Salah Khorshid

KUWAIT: The National Assembly's financial and economic affairs committee yesterday appeared headed to approve proposals to impose taxes on money transfers by expatriates despite financial and constitutional objections. Head of the committee MP Salah Khorshid said the panel decided to postpone the voting on the issue until a future meeting, after members agree on one of the four proposals that have reached the panel.

Khorshid rejected claims that imposing taxes on expatriates' remittances would tarnish Kuwait's image abroad and may involve constitutional suspicions, as it discriminates between citizens and foreigners. Justifying a possible decision to tax expats, Khorshid said some Gulf states impose similar taxes on expatriates' transfers, without naming any state. In fact, none of the five Gulf Cooperation Council (GCC) member states - Bahrain, Oman, Qatar, Saudi Arabia and United Arab Emirates - impose such taxes.

Khorshid said if the taxes are approved, the state coffers will be boosted by some KD 50 to 60 million. The Central Bank has strongly opposed plans to tax expatriate money transfers, saying it will be counterproductive and will boost black market dealings. The Assembly's legal and legislative committee opposed the move on the grounds that it discriminates between citizens and expatriates.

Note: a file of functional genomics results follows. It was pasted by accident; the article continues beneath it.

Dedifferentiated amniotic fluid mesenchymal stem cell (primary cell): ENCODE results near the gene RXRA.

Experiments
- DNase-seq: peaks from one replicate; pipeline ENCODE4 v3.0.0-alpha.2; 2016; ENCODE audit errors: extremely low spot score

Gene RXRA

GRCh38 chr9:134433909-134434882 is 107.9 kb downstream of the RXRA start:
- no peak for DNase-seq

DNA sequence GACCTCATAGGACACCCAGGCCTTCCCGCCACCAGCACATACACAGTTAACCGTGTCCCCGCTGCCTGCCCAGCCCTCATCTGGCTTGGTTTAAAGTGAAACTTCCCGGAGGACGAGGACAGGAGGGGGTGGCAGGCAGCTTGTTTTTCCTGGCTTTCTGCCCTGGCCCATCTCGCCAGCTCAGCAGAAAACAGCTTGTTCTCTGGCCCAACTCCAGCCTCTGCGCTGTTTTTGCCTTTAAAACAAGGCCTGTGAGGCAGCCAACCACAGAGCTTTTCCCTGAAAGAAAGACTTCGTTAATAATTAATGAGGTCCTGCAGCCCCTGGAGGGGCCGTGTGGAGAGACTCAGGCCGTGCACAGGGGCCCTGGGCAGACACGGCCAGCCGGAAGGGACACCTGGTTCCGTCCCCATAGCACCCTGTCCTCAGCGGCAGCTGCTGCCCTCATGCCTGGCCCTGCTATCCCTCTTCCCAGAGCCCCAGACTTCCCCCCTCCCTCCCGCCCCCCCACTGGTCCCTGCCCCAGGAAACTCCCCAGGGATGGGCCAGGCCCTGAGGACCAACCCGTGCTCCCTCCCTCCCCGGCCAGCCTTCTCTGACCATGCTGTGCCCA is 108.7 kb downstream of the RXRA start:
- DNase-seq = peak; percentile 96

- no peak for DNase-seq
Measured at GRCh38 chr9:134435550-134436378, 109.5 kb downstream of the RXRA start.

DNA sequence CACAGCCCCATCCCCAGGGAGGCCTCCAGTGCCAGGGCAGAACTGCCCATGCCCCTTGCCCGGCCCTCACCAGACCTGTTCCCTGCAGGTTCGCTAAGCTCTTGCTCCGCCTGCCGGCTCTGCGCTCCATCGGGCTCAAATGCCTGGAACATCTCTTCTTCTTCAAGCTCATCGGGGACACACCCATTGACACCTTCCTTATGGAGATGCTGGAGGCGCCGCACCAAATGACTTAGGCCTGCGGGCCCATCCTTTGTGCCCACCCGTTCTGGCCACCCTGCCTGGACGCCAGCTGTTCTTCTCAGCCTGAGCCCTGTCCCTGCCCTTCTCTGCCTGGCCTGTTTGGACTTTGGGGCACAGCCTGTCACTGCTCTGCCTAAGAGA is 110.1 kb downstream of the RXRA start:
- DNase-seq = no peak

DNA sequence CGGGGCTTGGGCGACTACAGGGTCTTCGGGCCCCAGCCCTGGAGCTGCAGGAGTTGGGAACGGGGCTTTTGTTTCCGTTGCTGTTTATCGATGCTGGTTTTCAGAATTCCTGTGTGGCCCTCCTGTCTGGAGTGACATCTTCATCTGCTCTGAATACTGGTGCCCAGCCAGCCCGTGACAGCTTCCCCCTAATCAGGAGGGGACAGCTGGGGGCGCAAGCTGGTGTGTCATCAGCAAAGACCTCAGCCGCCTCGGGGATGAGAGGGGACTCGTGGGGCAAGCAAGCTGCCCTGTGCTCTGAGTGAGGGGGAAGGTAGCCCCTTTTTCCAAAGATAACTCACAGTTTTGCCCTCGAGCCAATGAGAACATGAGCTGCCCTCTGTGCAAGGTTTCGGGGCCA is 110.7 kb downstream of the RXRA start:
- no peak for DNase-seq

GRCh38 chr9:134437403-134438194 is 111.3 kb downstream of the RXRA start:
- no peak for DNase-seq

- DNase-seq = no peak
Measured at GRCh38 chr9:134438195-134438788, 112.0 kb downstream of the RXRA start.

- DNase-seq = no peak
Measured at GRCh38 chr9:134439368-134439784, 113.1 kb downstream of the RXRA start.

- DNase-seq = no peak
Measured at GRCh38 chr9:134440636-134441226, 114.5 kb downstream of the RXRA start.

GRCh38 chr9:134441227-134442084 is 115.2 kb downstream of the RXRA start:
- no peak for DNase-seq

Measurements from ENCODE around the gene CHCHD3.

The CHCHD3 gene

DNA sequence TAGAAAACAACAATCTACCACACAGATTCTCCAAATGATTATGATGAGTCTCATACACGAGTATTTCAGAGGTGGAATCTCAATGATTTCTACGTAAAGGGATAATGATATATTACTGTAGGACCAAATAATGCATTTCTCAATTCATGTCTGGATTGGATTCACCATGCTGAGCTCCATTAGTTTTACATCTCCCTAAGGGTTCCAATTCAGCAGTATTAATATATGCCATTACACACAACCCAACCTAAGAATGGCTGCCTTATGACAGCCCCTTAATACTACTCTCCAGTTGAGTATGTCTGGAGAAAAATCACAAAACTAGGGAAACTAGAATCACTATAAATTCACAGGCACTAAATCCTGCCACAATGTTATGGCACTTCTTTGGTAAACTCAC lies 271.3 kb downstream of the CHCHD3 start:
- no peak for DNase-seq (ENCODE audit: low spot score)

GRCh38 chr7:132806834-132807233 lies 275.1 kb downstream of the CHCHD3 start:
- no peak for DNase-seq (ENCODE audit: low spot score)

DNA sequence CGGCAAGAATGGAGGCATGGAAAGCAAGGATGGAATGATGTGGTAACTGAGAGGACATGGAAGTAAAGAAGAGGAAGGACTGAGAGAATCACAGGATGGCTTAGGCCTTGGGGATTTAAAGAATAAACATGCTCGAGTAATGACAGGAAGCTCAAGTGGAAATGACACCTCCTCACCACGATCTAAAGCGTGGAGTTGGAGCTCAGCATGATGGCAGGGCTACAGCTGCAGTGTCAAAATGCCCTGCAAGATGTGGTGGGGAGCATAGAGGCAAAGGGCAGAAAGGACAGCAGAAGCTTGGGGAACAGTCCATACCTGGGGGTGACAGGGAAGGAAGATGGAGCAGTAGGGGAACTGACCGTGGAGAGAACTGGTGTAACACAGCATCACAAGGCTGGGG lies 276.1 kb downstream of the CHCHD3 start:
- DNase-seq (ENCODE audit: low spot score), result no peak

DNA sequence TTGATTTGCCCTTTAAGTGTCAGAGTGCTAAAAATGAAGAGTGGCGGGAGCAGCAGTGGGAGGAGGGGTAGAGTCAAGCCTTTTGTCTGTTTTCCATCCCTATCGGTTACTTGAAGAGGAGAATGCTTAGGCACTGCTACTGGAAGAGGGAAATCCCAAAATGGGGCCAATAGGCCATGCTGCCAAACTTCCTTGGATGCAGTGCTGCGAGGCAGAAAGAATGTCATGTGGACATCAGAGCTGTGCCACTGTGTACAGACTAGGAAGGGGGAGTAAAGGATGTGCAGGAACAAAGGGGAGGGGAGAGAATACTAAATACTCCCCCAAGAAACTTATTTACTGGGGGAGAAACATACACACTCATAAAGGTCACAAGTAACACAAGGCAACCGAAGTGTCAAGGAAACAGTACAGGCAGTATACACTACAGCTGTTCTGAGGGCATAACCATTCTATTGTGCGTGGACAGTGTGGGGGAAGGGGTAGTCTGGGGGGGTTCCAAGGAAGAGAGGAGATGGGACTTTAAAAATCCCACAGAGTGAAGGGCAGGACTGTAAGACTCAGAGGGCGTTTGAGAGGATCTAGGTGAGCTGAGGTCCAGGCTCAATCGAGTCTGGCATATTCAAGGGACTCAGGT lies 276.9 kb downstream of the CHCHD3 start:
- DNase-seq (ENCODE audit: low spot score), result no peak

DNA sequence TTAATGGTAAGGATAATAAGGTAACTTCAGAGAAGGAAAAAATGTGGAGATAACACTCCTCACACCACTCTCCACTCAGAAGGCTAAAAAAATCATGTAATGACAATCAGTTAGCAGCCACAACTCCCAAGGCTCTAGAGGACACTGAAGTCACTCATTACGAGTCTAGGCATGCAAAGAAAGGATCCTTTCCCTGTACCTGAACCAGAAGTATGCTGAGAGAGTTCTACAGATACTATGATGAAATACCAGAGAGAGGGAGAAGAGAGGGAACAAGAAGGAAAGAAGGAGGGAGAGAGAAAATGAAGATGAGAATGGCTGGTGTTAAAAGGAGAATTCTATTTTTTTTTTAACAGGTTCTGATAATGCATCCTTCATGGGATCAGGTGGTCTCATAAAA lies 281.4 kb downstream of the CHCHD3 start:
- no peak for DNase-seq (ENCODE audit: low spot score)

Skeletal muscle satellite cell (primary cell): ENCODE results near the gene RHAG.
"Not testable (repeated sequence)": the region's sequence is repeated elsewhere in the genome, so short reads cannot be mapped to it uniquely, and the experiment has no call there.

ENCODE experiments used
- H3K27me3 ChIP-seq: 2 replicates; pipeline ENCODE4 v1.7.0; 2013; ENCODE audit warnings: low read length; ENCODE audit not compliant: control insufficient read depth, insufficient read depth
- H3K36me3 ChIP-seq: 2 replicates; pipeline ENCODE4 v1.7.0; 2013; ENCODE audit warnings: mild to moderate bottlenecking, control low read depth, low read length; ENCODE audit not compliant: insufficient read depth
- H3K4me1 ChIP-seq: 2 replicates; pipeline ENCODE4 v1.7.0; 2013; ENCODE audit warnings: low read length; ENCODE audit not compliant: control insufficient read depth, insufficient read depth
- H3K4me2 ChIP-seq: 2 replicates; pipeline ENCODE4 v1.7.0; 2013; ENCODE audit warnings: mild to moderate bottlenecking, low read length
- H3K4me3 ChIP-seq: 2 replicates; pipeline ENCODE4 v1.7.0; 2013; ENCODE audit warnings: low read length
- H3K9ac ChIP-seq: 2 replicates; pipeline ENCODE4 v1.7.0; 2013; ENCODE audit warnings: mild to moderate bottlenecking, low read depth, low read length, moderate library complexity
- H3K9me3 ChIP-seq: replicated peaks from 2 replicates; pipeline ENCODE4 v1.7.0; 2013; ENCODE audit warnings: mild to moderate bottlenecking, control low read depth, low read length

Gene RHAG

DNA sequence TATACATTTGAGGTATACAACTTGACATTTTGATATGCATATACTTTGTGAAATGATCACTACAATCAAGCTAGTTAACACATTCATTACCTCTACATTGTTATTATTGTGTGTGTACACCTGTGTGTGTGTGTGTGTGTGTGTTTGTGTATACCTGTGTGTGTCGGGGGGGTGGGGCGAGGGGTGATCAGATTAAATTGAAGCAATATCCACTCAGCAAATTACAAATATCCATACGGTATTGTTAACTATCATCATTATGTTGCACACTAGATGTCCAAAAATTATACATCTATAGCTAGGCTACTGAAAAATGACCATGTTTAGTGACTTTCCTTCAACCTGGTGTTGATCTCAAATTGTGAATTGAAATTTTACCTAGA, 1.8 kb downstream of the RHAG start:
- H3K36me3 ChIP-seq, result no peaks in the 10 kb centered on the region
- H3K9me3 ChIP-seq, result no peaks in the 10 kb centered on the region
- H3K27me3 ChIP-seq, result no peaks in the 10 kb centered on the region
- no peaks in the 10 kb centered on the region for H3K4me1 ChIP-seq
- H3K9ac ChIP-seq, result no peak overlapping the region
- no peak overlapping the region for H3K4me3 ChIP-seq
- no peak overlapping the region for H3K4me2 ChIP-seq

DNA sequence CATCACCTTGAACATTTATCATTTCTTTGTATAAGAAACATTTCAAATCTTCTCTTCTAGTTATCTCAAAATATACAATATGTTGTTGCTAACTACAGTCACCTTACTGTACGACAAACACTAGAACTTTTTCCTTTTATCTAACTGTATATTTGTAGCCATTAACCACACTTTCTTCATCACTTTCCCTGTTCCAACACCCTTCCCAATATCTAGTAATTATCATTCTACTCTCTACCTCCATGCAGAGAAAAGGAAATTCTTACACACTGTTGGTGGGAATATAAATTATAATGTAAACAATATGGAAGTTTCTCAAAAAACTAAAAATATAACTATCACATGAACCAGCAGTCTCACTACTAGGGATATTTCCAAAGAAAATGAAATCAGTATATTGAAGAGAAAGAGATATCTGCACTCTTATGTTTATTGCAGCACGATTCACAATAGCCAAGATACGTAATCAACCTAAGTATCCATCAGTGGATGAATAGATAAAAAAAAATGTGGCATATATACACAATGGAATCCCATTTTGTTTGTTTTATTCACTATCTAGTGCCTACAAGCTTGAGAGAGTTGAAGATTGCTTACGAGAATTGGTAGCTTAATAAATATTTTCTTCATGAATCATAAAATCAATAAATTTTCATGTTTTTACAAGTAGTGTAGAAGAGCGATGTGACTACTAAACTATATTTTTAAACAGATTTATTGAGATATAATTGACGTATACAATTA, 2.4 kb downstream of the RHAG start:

Khorshid said the proposals do not call for imposing any such taxes on Kuwaiti citizens. One of the proposals, which calls to impose a five-percent tax on any transfer by expatriates, was submitted by MP Safa Al-Hashem. Khorshid said that based on figures by the Central Bank, expatriates remitted KD 4 billion last year and as much as KD 19 billion during the past four years, an indication that transfers have been on the decline.

Since the crash of oil prices in mid-2014, Kuwait has imposed several fees on expatriates and spared nationals. These included hiking electricity and water charges and sharply raising medical fees. It has also raised fuel prices for both citizens and expats, but is considering compensating nationals.

Meanwhile, head of the Assembly's budget committee MP Adnan Abdulsamad said yesterday that the government has proposed to increase spending in the new budget to KD 21.5 billion, an increase of over KD 2 billion. He said that the request was submitted without any details and relates to around 20 state bodies, adding that the approval of the budget is likely to be delayed.

Separately, an official at the Anti-Corruption Authority said yesterday that it has received around 100 cases since its launch in late 2016. Mohmmad Buzubr said 11 cases have been referred to the public prosecution and some of them are already being handled by the courts. He said that at least one case was filed against a minister and is being handled by the special tribunal for trying ministers.

By B Izzak